A sod grower from Orangeburg. A flooring business executive from Charleston. A financial adviser from Charlotte.
They're all well-respected members of a select and powerful club that pushed a multibillion-dollar energy deal that was to fulfill the future electricity needs for millions of South Carolinians for decades to come.
They're accustomed to success. But this time, they failed — on an epic scale.
This influential group is the board of SCANA Corp., considered one of the most elite and coveted business gigs in the state. And it pays well for a part-time position. Last year, the nine outside directors each took home more than $200,000 in stock and fees.
Now, the prestigious panel is immersed in a full-blown legal and regulatory crisis amid the fallout of the scuttled V.C. Summer nuclear project. Its qualifications and decisions are being scrutinized.
Among the questionable actions: After an audit early last year raised serious concerns about the work at V.C. Summer, SCANA directors paid themselves more than $2 million in stock and cash for 2016 — a 12 percent raise from 2015. They also heaped extra financial rewards on the CEO and other senior executives.
Not surprisingly, the board has hunkered down since the company walked away from the project July 31, a move that has triggered at least one shareholder lawsuit and investigations by state and federal law enforcement agencies.
The directors have big responsibilities, overseeing business decisions on behalf of shareholders of a $4.23 billion-a-year Fortune 1000 company that operates in South Carolina, North Carolina and Georgia. But according to critics, SCANA is lacking in nuclear expertise at the board level, unlike its larger peers in neighboring states.
For now, all eyes are fixed on tiny Jenkinsville, north of Columbia, where SCANA was expanding the V.C. Summer Nuclear Station under a 55-45 partnership with state-run Santee Cooper. Work began in 2009 on what was a landmark project, given it had been about three decades since any new nuclear reactors were built in the U.S. About $9 billion went into the nearly decade-long effort to extend the life of the aging plant by the time lead contractor Westinghouse Electric filed for bankruptcy and work was halted, costing 5,000 workers their jobs.
While the project has been declared dead, SCANA continues to collect about $37 million a month, or a nearly a half-billion dollars annually, from ratepayers through its South Carolina Electric & Gas unit to pay for it, as allowed under state law. About 18 percent of each SCE&G customer’s monthly bill goes toward the debt.
'A damn shame'
Most of the tough questions about the collapse at V.C. Summer, so far, have been aimed at the senior management at SCANA and Santee Cooper.
The accountability of the boards became an issue earlier this month. While quizzing Santee Cooper CEO Lonnie Carter at a hearing, state Rep. Micah Caskey asked about the qualifications of the Moncks Corner-based utility's directors, who, unlike SCANA's, are political appointees. The lack of technical expertise in the electric utility business bothered the West Columbia Republican.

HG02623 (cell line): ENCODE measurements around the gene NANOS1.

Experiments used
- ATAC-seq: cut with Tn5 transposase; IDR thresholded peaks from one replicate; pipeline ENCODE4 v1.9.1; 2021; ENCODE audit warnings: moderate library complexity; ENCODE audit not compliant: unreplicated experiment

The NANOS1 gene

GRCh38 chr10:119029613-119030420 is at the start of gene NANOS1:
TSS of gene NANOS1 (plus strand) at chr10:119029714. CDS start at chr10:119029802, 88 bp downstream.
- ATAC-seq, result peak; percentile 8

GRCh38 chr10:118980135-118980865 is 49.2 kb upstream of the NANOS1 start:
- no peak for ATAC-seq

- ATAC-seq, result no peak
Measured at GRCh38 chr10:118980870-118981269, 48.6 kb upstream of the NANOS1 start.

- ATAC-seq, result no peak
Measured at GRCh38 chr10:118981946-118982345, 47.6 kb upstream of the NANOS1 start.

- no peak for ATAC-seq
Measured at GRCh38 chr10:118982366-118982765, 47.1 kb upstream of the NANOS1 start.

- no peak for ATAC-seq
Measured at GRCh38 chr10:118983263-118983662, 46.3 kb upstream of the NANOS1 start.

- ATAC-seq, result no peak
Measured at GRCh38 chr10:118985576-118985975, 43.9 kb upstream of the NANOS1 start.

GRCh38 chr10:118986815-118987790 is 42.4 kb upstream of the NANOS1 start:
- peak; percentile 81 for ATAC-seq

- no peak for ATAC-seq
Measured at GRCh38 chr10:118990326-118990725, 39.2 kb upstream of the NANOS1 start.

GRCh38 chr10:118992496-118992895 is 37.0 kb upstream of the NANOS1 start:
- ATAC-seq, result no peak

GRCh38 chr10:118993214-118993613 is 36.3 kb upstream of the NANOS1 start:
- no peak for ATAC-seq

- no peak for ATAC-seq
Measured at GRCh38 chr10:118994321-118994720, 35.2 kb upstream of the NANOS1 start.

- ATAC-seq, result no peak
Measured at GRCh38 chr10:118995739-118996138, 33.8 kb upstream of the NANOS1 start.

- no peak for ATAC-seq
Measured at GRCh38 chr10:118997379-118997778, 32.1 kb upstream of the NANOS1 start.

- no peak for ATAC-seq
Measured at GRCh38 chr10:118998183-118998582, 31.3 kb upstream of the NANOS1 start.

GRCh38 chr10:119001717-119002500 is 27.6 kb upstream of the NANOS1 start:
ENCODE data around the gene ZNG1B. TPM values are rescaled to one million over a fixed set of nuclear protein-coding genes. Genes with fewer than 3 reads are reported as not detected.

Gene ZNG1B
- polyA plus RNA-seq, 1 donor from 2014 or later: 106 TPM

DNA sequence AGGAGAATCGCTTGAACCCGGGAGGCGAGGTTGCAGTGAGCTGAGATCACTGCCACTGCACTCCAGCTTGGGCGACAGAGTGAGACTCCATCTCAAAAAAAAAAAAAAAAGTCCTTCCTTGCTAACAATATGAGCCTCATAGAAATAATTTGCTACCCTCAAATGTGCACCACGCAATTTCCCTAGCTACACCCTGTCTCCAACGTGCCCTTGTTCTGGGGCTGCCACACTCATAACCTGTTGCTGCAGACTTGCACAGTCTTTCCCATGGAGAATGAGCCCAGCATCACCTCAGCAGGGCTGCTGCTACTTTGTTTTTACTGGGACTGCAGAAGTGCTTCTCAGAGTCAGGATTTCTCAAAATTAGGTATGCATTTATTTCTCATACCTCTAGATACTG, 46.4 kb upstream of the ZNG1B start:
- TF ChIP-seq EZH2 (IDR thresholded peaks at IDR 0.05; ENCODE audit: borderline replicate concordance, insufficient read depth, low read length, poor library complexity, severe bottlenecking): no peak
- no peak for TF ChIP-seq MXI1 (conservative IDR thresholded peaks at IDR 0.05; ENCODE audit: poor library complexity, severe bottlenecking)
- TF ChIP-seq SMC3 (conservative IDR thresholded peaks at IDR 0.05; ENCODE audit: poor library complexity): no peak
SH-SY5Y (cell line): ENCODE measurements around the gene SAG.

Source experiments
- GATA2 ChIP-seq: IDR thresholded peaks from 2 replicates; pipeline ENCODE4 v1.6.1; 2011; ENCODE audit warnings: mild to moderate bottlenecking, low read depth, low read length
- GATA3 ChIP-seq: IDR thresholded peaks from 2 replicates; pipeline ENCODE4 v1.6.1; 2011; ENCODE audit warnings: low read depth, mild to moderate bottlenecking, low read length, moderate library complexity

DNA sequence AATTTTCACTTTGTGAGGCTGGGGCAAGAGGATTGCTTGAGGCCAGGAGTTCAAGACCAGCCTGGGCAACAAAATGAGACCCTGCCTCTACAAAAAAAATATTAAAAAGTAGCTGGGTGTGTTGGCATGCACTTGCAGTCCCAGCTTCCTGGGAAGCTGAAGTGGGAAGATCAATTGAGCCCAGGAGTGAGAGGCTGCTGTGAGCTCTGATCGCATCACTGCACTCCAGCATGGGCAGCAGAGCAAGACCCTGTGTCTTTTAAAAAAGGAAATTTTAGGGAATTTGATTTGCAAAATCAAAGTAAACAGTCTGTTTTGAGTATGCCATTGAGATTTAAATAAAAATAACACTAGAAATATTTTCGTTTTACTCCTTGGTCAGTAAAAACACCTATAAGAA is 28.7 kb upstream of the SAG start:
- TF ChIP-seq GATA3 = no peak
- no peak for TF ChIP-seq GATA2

"There isn’t an engineer among them," he said.
After a few other remarks, Caskey wrapped up his inquiry by telling Carter: “I just think it’s a damn shame none of them know anything about building a nuclear plant.”
Lynn Teague took his point a step further through social media. The vice president for issues and action at the League of Women Voters of South Carolina, Teague was watching the hearing. In a Twitter post, she observed that SCANA, like Santee Cooper, also had no directors with any formal training in nuclear energy.
"Maybe just one member who understood would have helped?" Teague tweeted to her followers.
It's a question that's likely to come up again as multiple investigations continue into the nuclear project's costly demise.
While ratepayers and investors wait for answers, they might be asking whether SCANA's hand-picked board was up to the rigorous task at hand, whether it could provide the corporate and technical oversight required to stay on top of perhaps the largest and most complex construction project in state history.
Teague, for one, isn't so sure.
"Looking at their online bios, I don’t see the kind of experience one needs to bring to this," she said last week.
She's not alone.
“If you have a board that doesn’t have anybody with any experience in a $10 billion undertaking, I don’t think we can be surprised that it failed,” Caskey, the Midlands lawmaker, told The Post and Courier last week.
Rep. Peter McCoy, chairman of the S.C. House committee investigating the V.C. Summer meltdown, reviewed the professional backgrounds of SCANA's board members Thursday.
"I'm sure there are some nice folks on there," the Charleston Republican said. "They look like they're well-educated, and I think it's always good to bring a variety of backgrounds to a board. That's a plus. ... But I don't see a single person who has any past working experience with nuclear plants or nuclear projects. To me, it's problematic if they're asking the state and its citizens to be on the hook for billions of dollars for a project they told us they're not going to finish."
SCANA said its board is more than fit to serve.
"We believe the combined business and professional experience of our board of directors, and their various areas of expertise, make them well qualified for service on our board," it said in a statement Friday.
The lack of nuclear power know-how at the SCANA board starts at the top: CEO Kevin Marsh, who also is chairman, is a whiz with numbers who came up through the finance side of the company.
Leading the board's five-member Nuclear Oversight Committee, which deals only with the existing reactor at V.C. Summer, is James Roquemore, a respected agricultural entrepreneur who runs a Georgia seed company and Orangeburg-based Super-Sod/Carolina.